When Sleeping Beauty, also known as Little Briar-Rose fell into an enchanted sleep on her fifteenth birthday, having pricked her finger on the foreordained spindle, a “thorn hedge” grew around the castle to protect her from the princes who heard of her beauty and, nevermind that she was unconscious, tried to force their way into the castle to see her. Alas, they couldn’t make it into the castle grounds, because “the thorns held firmly together, as though they had hands, and the young men became stuck in them, could not free themselves, and died miserably.”
Briar and bramble are both used to describe thickets of thorny bushes. They do evoke something of fairy tales for me, or of some long-past agrarian utopia that almost certainly never actually existed except in the minds of modern city-dwellers, but that would viscerally repel them were they ever to encounter it. Leaving behind the whimsey, bramble is another word for plants in the Rubus genus (part of the rose family, making the name “Briar-Rose” redundant). They are indeed thorny, some varieties viciously so. As in fairy tales, so too in the real world: whether the thorns help or harm depends on your perspective.
Were I Sleeping Beauty, I’d have been pleased to have a thorny thicket surrounding me and protecting me from princes intent on forcing their way in to see me while in a cursed sleep, and so too must the brambles be pleased by the protection offered by their own thorns — to live another day. Birds and bees, small enough to flit through what looks impenetrable to an adult human, also find protection here. The princes on the other hand, were probably none too pleased by their sharp and painful deaths, and nor am I when assaulted by the vines while working in the yard. Though I’ve never felt in mortal danger, more than once I’ve gone outside on a lunch break, become distracted by a patch of bramble, and gone back to work with a new cut on my cheek or my ear, grateful that I work from home and can put my camera on the other side during my next video call, my coworkers none the wiser.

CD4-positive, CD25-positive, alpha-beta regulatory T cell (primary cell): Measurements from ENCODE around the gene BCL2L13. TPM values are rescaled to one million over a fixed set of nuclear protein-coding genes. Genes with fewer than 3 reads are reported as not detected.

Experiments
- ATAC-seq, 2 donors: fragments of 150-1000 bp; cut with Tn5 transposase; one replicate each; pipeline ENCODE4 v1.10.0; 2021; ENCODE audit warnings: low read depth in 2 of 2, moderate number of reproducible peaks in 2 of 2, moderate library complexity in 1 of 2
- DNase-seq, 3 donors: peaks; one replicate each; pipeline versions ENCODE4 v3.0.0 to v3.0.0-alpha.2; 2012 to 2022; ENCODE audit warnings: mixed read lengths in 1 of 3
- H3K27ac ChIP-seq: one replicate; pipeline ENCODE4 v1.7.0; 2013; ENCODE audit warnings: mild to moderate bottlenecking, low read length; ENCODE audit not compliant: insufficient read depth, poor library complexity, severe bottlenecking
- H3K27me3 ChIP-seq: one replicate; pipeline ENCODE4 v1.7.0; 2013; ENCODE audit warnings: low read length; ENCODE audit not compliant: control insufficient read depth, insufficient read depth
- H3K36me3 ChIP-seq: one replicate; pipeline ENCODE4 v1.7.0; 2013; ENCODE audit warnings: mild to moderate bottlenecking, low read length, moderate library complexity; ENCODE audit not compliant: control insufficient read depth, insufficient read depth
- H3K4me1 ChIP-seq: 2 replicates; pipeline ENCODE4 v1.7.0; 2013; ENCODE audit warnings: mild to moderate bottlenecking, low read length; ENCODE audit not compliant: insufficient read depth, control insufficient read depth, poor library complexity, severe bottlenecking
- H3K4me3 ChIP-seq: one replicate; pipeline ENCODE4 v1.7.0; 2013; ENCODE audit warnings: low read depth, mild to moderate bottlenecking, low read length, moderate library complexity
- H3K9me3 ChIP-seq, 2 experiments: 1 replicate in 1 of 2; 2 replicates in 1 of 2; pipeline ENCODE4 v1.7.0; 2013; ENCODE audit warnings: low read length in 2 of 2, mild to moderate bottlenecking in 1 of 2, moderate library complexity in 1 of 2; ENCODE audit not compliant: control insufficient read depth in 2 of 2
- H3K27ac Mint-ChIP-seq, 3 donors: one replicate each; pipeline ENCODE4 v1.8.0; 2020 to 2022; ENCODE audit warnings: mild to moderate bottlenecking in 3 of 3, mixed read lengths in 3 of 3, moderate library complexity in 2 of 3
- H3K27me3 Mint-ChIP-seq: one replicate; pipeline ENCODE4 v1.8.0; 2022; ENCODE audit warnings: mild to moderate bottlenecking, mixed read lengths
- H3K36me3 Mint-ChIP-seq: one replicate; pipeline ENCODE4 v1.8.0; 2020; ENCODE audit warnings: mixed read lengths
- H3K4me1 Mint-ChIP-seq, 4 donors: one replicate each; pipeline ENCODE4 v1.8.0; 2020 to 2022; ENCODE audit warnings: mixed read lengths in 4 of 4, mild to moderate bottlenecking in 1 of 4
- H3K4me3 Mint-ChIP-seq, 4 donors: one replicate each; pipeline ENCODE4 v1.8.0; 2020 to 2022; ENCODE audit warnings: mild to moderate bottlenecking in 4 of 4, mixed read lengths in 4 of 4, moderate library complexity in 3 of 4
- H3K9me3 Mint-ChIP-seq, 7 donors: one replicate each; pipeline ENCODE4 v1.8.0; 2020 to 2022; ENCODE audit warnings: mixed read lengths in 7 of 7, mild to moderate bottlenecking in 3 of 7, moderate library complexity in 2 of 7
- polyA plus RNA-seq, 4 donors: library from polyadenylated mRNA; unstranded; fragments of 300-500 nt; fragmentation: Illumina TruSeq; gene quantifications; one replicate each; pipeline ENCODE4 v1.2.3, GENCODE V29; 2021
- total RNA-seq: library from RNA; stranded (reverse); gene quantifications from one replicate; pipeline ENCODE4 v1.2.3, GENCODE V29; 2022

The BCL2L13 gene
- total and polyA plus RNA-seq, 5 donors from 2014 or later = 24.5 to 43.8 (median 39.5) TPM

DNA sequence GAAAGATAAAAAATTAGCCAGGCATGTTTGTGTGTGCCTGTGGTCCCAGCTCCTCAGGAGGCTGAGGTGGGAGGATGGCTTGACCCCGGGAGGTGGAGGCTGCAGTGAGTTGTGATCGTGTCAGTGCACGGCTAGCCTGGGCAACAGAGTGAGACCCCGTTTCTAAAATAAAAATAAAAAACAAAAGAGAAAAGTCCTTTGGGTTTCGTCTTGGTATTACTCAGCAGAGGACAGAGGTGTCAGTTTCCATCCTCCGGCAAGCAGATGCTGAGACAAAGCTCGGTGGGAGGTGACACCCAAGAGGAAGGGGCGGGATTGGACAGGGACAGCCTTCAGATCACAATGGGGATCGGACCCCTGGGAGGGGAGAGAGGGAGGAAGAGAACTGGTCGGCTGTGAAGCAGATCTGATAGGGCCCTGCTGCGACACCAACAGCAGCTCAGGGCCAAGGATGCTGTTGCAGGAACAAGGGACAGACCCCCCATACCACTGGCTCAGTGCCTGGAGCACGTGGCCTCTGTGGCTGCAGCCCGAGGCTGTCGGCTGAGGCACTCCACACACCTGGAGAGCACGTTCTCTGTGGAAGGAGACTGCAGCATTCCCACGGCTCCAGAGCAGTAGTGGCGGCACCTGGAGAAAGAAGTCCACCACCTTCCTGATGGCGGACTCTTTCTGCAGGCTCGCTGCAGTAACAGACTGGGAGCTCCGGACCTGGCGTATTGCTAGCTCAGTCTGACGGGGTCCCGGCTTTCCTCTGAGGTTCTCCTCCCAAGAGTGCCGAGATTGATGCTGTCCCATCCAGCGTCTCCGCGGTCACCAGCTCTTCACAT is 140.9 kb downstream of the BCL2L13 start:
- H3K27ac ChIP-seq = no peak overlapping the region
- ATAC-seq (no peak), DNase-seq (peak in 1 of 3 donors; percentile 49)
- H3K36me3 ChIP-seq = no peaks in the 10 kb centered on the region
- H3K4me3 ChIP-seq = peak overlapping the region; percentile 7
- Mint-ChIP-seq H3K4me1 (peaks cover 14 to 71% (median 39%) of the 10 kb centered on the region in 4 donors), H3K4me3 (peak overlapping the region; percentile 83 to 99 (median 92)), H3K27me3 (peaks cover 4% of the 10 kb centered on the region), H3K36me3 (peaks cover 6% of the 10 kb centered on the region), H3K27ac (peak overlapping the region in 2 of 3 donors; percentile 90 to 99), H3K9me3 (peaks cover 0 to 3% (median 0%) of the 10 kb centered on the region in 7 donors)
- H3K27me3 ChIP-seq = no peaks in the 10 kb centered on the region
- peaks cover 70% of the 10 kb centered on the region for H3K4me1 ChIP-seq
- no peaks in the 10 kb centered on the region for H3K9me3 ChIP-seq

Most people are familiar with rubus even if they don’t know it: raspberries and blackberries are commonly known examples. In the Pacific Northwest, there are a handful of ubiquitous rubus plants: blackberries, including the native trailing or Pacific…